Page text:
It’s Time to Stop Writing for SEO

If you regularly write for the web, you likely have fallen into the trap many copywriters face: writing for search engines. Writing web copy with technology in mind makes sense. After all, in terms of unpaid web traffic, we’re largely at the mercy of our search engine overlords. But should you write with SEO in mind? 

Why Do We Even Search Engine Optimize? 

It’s important to consider the origin of Search Engine Optimization. When we’re talking SEO, what game are we trying to win– and more importantly, why does that game exist? Simply put, SEO is an attempt to make your site more visible in the search results. That’s because search engines like Google leverage an algorithm to determine which sites most accurately answer a specific query or keyword. That puts the “O” in SEO– Optimization. As SEO-focused marketers, we’re doing our best to play into that algorithm, to make sure our site lands at the top instead of, say, our competitors.

There have been a number of changes in the algorithm behind search engine ranking over the years, though. For example, in 2017 Google announced a new update called mobilegeddon that penalized sites with low-quality mobile experiences or poor user experience on desktop devices. The changes also penalized so-called “thin” content–pages which are largely comprised of filler text without substantive information about what their subject actually is.

Writing “For” SEO

Search engines are now more and more concerned with the experience on a site, as opposed to just how well it answers a specific query. This means things like site structure and content clarity are incredibly important. Today’s search engine algorithms take into account details far beyond keywords. They consider the way we, as humans, understand content. So, if you’re writing for search engines, it might be time to stop.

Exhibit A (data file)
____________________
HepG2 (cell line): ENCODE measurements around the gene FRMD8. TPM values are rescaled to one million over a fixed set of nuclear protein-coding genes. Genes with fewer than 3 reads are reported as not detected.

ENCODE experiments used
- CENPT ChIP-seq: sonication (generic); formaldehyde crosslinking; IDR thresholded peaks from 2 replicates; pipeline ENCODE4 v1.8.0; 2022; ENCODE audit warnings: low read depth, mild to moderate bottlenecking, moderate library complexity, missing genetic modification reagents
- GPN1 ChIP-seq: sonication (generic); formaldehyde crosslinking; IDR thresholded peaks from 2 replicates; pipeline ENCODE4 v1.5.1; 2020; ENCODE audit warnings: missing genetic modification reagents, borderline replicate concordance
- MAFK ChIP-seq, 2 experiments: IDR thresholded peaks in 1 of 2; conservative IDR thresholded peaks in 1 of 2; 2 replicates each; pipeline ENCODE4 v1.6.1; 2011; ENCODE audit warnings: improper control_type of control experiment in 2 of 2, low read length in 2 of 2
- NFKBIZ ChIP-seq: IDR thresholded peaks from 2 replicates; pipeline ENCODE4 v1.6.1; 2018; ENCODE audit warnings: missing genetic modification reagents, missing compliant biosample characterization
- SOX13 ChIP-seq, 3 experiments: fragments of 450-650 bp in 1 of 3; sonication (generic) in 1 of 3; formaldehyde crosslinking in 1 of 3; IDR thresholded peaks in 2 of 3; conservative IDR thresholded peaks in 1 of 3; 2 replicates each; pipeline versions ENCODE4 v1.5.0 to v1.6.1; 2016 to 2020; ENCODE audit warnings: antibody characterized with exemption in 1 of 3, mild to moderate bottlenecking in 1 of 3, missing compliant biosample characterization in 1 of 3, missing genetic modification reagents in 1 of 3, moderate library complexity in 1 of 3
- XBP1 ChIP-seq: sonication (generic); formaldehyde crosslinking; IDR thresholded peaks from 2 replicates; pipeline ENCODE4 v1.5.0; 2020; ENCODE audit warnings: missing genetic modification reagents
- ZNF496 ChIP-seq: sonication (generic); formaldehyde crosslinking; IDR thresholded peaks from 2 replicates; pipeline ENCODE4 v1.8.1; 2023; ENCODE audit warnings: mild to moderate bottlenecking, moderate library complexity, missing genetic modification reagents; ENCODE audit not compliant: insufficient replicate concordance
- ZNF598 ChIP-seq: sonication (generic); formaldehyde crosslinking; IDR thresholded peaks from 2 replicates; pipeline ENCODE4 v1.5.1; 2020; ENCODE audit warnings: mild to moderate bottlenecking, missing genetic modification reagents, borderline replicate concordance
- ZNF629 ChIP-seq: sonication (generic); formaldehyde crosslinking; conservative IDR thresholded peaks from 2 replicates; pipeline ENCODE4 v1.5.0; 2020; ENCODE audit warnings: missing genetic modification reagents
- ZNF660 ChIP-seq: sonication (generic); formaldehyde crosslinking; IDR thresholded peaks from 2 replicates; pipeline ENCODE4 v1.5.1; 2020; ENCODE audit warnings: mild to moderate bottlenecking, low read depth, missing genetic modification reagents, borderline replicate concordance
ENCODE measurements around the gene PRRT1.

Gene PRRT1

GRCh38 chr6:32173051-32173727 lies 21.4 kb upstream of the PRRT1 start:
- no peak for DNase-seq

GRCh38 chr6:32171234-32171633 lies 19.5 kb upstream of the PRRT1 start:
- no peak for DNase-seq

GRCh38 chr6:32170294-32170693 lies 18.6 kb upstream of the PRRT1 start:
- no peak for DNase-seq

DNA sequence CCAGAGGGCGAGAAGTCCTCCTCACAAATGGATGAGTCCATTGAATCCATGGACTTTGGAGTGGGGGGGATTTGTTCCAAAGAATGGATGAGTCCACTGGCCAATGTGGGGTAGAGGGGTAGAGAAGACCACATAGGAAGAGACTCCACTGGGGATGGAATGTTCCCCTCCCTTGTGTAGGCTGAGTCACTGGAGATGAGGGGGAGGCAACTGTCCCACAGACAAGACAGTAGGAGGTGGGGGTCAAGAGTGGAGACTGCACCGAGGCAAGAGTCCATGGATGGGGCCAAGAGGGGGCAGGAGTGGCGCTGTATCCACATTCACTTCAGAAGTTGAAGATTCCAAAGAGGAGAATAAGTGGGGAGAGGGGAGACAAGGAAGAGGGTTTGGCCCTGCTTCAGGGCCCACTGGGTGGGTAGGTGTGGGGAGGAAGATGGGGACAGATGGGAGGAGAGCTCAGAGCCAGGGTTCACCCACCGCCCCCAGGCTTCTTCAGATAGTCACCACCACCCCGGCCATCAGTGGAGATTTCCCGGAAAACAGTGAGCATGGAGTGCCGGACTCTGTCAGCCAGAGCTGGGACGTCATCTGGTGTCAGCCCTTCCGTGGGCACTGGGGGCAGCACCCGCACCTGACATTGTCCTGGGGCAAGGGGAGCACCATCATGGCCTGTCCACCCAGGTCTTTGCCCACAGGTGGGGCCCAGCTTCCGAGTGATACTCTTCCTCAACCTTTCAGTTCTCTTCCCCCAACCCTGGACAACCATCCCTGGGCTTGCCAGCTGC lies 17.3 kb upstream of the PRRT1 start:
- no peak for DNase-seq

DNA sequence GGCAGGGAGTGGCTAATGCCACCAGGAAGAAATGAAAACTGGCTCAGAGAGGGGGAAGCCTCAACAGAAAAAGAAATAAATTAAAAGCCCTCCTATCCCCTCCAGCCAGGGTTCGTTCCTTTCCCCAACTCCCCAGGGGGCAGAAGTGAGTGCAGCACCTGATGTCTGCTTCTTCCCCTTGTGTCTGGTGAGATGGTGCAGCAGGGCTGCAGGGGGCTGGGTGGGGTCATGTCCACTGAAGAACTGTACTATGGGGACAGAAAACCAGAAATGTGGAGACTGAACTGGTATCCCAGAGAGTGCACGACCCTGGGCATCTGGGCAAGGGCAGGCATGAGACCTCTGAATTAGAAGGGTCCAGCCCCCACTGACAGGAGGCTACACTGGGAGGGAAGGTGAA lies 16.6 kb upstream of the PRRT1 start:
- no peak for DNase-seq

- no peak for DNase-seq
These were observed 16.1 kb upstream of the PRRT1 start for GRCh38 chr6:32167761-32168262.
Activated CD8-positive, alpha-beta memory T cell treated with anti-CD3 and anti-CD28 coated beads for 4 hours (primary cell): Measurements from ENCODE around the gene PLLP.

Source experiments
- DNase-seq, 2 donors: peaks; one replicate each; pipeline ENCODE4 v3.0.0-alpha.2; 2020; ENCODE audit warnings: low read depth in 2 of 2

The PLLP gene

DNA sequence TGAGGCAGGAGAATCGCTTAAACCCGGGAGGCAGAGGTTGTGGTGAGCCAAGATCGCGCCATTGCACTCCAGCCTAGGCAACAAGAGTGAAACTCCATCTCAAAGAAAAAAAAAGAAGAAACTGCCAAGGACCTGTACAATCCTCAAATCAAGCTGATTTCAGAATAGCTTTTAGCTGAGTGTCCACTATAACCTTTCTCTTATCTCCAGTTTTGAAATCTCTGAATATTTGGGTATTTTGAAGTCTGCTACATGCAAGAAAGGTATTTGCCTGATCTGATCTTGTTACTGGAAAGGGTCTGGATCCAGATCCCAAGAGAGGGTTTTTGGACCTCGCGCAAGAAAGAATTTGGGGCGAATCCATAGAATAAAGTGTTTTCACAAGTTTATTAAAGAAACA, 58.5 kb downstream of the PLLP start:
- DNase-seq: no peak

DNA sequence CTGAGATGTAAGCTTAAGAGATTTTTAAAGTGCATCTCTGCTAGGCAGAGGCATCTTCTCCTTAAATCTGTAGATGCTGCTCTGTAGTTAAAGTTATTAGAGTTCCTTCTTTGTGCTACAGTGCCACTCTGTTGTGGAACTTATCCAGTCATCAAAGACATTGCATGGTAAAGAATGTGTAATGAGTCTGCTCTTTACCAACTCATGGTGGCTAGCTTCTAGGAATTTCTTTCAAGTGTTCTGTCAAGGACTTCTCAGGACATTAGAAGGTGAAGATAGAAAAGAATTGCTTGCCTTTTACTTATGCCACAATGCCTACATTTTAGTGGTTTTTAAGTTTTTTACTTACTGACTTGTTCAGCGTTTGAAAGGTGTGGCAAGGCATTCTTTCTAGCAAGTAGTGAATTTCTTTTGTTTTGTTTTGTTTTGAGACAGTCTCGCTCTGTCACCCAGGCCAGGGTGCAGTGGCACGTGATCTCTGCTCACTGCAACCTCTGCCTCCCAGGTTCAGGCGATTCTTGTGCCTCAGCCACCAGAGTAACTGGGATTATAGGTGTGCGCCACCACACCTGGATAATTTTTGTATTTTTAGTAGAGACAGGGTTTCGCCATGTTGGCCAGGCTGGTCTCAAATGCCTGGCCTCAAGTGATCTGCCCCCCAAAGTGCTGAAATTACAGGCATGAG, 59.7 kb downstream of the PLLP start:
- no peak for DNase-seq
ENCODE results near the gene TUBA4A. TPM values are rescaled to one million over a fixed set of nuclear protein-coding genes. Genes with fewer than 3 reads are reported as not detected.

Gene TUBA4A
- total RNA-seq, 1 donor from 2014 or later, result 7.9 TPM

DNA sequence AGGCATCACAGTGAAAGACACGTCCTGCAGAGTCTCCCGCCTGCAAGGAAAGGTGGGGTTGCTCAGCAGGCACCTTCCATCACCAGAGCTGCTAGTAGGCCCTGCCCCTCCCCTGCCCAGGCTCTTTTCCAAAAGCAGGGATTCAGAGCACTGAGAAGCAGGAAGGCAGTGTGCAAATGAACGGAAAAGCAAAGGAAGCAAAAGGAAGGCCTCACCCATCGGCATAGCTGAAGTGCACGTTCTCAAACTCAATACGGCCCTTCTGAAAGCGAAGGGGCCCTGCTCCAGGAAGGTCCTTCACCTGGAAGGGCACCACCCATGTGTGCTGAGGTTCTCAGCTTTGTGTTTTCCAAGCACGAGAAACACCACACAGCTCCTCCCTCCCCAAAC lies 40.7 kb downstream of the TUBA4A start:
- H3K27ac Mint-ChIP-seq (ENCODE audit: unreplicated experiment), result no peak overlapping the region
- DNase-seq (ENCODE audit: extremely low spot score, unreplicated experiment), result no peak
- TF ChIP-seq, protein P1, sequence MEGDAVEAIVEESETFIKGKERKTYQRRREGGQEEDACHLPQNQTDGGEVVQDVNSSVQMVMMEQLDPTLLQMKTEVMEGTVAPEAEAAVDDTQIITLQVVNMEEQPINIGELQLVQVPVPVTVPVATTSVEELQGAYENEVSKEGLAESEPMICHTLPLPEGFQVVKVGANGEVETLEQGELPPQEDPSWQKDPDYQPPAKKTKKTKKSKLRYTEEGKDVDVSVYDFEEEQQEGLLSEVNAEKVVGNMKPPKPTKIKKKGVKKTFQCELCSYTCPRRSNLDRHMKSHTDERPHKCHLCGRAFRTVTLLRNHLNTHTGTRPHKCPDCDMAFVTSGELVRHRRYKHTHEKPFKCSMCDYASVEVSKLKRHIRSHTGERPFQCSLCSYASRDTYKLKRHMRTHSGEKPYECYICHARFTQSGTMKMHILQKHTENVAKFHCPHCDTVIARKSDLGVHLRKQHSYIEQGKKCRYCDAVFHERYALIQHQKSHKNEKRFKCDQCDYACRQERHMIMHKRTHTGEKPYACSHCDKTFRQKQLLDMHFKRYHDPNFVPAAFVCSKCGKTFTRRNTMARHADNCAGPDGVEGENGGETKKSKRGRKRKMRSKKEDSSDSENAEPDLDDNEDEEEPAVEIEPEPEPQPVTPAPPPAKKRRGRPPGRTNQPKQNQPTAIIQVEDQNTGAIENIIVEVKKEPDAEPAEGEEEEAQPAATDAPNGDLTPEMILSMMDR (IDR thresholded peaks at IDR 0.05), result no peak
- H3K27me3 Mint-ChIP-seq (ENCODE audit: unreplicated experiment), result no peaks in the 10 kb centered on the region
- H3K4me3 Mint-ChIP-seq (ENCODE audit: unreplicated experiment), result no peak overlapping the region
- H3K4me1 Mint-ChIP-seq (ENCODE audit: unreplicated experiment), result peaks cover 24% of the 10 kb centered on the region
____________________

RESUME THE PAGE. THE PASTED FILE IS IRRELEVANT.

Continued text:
Does this mean abandoning SEO entirely? Absolutely not. SEO Should be an editing tool, not a writing tool. Focus less on smashing in those keywords and more on delivering quality content. Focus less on building SEO focused URL slugs in favor of something memorable.

If not for search engines, then who?

There isn’t much guaranteed when it comes to SEO, but the one thing that will always be true is that the algorithm will be designed to deliver a better search experience. Instead of focusing on search engine algorithms, focus on how people are using those algorithms–on what users want from a website and what they expect when they arrive at one. If you make user experience central to everything else about your content-writing strategy, future search engine changes won’t likely impact you. Major algorithm dings are things you should pay attention to anyway: if the first thing someone sees is confusing or unclear, chances are the algorithm (and users) will think so, too.

If you want to rank high in SEO results, start by writing from an audience perspective instead: keep readers’ needs at heart, focus on generating good content rather than keyword-happy crap, and always remember that optimization is always secondary to serving your readers and visitors!

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